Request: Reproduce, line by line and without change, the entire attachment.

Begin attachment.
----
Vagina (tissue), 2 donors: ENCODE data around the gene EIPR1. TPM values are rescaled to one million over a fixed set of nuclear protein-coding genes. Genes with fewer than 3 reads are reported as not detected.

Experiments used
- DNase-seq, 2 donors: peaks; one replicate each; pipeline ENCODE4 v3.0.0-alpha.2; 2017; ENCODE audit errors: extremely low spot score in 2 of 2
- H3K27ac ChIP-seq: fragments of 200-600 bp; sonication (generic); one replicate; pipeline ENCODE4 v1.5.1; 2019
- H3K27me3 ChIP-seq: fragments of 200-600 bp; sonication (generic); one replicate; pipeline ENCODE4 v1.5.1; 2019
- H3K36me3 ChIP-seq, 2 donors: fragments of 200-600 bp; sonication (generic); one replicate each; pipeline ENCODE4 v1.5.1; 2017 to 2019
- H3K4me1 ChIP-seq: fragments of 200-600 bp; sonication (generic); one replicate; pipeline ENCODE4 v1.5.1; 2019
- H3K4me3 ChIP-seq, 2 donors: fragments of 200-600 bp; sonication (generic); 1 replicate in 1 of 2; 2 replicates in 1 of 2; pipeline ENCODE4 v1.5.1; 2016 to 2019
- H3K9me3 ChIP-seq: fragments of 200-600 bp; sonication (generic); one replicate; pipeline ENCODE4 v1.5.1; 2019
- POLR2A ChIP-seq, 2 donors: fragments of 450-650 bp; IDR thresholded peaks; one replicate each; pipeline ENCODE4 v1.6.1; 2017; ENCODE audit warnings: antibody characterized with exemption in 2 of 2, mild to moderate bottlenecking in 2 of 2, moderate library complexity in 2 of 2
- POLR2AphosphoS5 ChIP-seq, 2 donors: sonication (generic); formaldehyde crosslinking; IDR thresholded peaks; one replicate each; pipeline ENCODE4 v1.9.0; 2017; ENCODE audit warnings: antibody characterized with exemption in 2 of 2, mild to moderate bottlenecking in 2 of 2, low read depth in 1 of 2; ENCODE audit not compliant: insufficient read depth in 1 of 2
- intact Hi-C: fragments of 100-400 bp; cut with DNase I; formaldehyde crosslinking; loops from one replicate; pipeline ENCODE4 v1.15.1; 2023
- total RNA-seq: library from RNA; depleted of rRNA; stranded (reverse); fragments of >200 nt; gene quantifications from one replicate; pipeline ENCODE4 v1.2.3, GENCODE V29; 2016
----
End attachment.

Vagina (tissue), 2 donors: ENCODE data around the gene EIPR1. TPM values are rescaled to one million over a fixed set of nuclear protein-coding genes. Genes with fewer than 3 reads are reported as not detected.

Experiments used
- DNase-seq, 2 donors: peaks; one replicate each; pipeline ENCODE4 v3.0.0-alpha.2; 2017; ENCODE audit errors: extremely low spot score in 2 of 2
- H3K27ac ChIP-seq: fragments of 200-600 bp; sonication (generic); one replicate; pipeline ENCODE4 v1.5.1; 2019
- H3K27me3 ChIP-seq: fragments of 200-600 bp; sonication (generic); one replicate; pipeline ENCODE4 v1.5.1; 2019
- H3K36me3 ChIP-seq, 2 donors: fragments of 200-600 bp; sonication (generic); one replicate each; pipeline ENCODE4 v1.5.1; 2017 to 2019
- H3K4me1 ChIP-seq: fragments of 200-600 bp; sonication (generic); one replicate; pipeline ENCODE4 v1.5.1; 2019
- H3K4me3 ChIP-seq, 2 donors: fragments of 200-600 bp; sonication (generic); 1 replicate in 1 of 2; 2 replicates in 1 of 2; pipeline ENCODE4 v1.5.1; 2016 to 2019
- H3K9me3 ChIP-seq: fragments of 200-600 bp; sonication (generic); one replicate; pipeline ENCODE4 v1.5.1; 2019
- POLR2A ChIP-seq, 2 donors: fragments of 450-650 bp; IDR thresholded peaks; one replicate each; pipeline ENCODE4 v1.6.1; 2017; ENCODE audit warnings: antibody characterized with exemption in 2 of 2, mild to moderate bottlenecking in 2 of 2, moderate library complexity in 2 of 2
- POLR2AphosphoS5 ChIP-seq, 2 donors: sonication (generic); formaldehyde crosslinking; IDR thresholded peaks; one replicate each; pipeline ENCODE4 v1.9.0; 2017; ENCODE audit warnings: antibody characterized with exemption in 2 of 2, mild to moderate bottlenecking in 2 of 2, low read depth in 1 of 2; ENCODE audit not compliant: insufficient read depth in 1 of 2
- intact Hi-C: fragments of 100-400 bp; cut with DNase I; formaldehyde crosslinking; loops from one replicate; pipeline ENCODE4 v1.15.1; 2023
- total RNA-seq: library from RNA; depleted of rRNA; stranded (reverse); fragments of >200 nt; gene quantifications from one replicate; pipeline ENCODE4 v1.2.3, GENCODE V29; 2016